It is possible for small businesses to come out even stronger, said Scott Shigeoka, an entrepreneurship coach. “There will be small operators like Iwi Fresh that walk away from this time with a more diverse customer base, stronger business model, new partnerships and resilience to future crises or pandemics.”
“I love working remotely,” says one 64-year-old First West accountant manager. “I miss my coworkers’ smiling faces, which always brighten my day. But the extra time in the morning allows me to ease into the day. The quiet also makes me more productive.”
For a small business trying to stay afloat during the shock of the coronavirus, every little bit of financial aid can have a bearing on their future.
Many employers have instituted hiring freezes. Job postings have dropped. But that doesn’t mean you should put the brakes on your search. It’s frustrating, but one move you can make right now is to look around the edges and set-up “informational” interviews.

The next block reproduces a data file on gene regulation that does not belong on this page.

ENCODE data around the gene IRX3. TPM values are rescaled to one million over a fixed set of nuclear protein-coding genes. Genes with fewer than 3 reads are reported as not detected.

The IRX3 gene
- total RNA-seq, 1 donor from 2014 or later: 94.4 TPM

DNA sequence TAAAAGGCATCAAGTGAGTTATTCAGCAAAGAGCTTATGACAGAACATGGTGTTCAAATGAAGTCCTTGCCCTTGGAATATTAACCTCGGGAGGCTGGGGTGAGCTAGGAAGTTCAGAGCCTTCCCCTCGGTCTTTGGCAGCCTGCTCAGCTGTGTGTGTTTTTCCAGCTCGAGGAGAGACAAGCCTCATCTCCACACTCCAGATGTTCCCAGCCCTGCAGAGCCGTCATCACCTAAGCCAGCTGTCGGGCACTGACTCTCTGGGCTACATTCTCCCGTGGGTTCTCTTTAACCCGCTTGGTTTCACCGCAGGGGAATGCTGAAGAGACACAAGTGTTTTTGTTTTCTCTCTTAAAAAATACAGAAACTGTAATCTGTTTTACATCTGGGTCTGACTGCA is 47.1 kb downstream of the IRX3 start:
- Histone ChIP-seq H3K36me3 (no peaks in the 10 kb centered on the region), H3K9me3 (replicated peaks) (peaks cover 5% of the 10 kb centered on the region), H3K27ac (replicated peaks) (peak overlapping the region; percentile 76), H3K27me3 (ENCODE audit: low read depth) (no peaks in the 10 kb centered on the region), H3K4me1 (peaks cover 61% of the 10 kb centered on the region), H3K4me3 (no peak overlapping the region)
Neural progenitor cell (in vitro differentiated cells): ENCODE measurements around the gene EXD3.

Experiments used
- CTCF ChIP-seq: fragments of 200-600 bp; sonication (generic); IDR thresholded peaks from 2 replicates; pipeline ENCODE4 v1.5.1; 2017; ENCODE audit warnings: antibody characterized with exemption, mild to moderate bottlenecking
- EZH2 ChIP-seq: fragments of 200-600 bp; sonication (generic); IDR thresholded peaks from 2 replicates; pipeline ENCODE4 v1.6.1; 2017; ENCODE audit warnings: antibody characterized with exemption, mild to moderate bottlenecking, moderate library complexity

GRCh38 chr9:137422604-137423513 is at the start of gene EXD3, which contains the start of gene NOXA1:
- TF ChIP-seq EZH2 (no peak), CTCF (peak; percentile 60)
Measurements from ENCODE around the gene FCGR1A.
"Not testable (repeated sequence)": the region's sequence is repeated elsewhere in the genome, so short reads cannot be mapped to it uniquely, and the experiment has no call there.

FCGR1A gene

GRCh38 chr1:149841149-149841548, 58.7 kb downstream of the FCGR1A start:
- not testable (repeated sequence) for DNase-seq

“A career transition is not a rash move. They can take three to five years,” said Hannon.
The first step is making sure you are not making the switch out of boredom or frustration. We all have challenging days (or weeks) at work, but that doesn’t always mean you need a new career.
Look at saving as making an investment in your future self. It’s self-care. You’re saving for “living,” not “retirement.” To me, that’s a better way to frame it, especially when retirement is a fuzzy concept at best.
“They told me, ‘You know three white women tried before you and failed,’” she recalled. “‘Don’t you think it’s going to be hard you being a black female?’ And I said, ‘Nope.’”
Some educators are experimenting with new approaches of teaching to motivate students and to examine concepts like racism, social justice, inequality and discrimination. These teachers are reimagining and shifting conventional curriculums to reflect their more diverse student bodies.